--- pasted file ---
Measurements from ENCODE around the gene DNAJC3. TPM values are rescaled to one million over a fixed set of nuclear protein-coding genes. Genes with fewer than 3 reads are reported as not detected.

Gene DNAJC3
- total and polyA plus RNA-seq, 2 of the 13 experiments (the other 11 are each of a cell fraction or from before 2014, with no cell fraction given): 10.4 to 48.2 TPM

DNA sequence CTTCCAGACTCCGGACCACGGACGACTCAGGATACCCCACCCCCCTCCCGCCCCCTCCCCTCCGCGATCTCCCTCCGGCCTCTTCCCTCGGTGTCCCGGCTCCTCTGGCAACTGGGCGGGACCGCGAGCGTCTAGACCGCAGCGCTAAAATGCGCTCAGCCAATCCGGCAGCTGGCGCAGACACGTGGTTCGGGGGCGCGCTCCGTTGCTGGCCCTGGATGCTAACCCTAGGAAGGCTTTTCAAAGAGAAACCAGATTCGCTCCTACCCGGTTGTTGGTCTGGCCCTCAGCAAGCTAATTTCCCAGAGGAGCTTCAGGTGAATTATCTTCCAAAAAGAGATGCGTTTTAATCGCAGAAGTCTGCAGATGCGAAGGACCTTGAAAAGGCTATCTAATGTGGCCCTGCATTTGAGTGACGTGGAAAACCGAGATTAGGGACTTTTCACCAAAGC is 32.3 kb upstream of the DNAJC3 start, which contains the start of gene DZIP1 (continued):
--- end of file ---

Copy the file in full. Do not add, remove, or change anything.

Measurements from ENCODE around the gene DNAJC3. TPM values are rescaled to one million over a fixed set of nuclear protein-coding genes. Genes with fewer than 3 reads are reported as not detected.

Gene DNAJC3
- total and polyA plus RNA-seq, 2 of the 13 experiments (the other 11 are each of a cell fraction or from before 2014, with no cell fraction given): 10.4 to 48.2 TPM

DNA sequence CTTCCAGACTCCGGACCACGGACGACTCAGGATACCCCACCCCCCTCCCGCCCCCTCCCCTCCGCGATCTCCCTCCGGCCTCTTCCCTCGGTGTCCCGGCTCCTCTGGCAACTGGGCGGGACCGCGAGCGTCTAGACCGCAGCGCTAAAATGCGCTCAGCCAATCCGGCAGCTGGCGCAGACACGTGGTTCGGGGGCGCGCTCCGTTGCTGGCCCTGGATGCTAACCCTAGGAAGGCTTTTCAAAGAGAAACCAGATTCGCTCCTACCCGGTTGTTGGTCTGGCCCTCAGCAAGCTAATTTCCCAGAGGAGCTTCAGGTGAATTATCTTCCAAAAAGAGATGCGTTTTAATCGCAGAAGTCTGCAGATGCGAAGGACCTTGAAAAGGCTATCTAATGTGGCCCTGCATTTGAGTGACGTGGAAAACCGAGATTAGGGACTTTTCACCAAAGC is 32.3 kb upstream of the DNAJC3 start, which contains the start of gene DZIP1 (continued):